It has just been subjected to a full restoration at the hands of US Lamborghini specialist Joe Sackey, who said: “In 2015, I had the opportunity to acquire the car from its second long-term owner in Switzerland. Having owned a dozen examples over the past 25-plus years, I can say without hesitation that this is the most powerful Countach I’ve tried. Just one drive before the restoration is all it took to make me a believer. “While early four-litre versions feel a bit underpowered and stifled by their carburettors, the 5-litre ‘Downdraft’ displays prodigious power from standstill all the way to its terminal velocity. You simply open the throttle as wide as you dare, and you’re rewarded with a smooth delivery of impressive power all the way through the rev range, unlike the earlier cars that tend to hesitate at 2,000-3,000rpm.”
Sackey was initially reluctant to completely disassemble what he deemed to be a fundamentally solid Countach, but with a goal of restoring it to exactly as it left the factory, albeit with improved quality where possible, won out. The rebuild went down to every last copper rivet.
Interior, bodywork, all mechanicals and everything in-between were restored to authentic original and as-new specification, using correct components. Despite being relatively straight, the body went on a rotisserie-type jig for the long process of stripping, priming and sanding. The biggest challenge was precisely matching the beautiful but unique Bordeaux Speciale paint, and it took two attempts, though the results look perfect. The second try was successful thanks to a perfectly preserved panel that yielded an ideal sample for replication. The restoration revealed just how much glassfibre the Countach has attached to its tubular frame, while the front bonnet and engine cover are made of Kevlar, making it the first version of the model to use composite materials there. The entire interior was reupholstered, entrusted to a specialist with almost 20 Countach projects behind him and so capable of replicating the leather, stitching and seams to the original pattern. All mechanical components were refinished or rebuilt as-new.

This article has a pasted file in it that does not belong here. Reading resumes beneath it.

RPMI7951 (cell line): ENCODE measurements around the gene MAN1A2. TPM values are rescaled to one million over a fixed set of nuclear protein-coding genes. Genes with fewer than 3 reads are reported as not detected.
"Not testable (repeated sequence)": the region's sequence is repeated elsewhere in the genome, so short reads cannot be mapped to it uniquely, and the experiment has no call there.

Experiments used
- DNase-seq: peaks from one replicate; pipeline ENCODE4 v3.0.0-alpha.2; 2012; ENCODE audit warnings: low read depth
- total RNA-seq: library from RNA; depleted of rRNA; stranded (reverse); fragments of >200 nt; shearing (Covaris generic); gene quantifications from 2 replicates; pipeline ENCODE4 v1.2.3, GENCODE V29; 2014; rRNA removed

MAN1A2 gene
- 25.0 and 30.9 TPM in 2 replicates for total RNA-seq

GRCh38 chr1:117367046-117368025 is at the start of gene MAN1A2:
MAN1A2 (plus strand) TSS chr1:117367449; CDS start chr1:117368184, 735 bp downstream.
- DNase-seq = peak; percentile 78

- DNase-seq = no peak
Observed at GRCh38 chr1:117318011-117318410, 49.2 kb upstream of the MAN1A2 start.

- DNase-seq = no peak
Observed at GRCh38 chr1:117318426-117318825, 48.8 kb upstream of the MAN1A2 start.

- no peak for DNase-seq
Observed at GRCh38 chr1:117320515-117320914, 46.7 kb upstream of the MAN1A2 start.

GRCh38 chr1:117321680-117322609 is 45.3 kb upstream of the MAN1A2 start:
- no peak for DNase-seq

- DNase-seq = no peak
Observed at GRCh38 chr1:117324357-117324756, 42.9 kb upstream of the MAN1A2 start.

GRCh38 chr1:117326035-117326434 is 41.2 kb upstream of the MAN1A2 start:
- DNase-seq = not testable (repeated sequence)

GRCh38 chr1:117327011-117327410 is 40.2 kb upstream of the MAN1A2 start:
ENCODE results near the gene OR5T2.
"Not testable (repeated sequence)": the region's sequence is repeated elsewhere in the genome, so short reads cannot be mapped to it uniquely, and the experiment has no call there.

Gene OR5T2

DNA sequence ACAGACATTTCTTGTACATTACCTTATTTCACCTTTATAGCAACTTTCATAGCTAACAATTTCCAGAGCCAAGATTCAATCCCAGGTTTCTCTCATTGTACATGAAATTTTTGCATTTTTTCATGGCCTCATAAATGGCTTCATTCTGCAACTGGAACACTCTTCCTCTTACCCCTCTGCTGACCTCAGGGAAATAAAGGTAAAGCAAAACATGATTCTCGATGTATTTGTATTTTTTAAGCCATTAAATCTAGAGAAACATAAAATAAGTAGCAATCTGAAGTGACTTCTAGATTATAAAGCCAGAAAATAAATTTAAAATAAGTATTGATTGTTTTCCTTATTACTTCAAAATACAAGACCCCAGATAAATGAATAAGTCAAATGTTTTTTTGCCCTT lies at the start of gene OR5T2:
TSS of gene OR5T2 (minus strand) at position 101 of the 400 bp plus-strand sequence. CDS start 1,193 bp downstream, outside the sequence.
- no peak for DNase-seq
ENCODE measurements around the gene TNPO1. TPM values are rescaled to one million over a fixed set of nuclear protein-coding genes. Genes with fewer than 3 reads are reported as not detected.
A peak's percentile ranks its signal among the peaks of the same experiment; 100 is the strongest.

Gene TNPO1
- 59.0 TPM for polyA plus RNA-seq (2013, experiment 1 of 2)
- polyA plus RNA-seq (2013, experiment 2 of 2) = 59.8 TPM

It was more than a year before the finished car returned to the main workshop, but Sackey was delighted with the results. It was then time to recreate a little bit of history. Some 30 years almost to the day after Lamborghini’s factory tester Valentino Balboni wheeled this very car out of the factory gates and gunned it down Via Modena, he was in California to be reunited with his former flame, and do the honours again. After a day of enjoying the canyon and country roads of the Golden State, he returned with a broad smile: “Perfect.”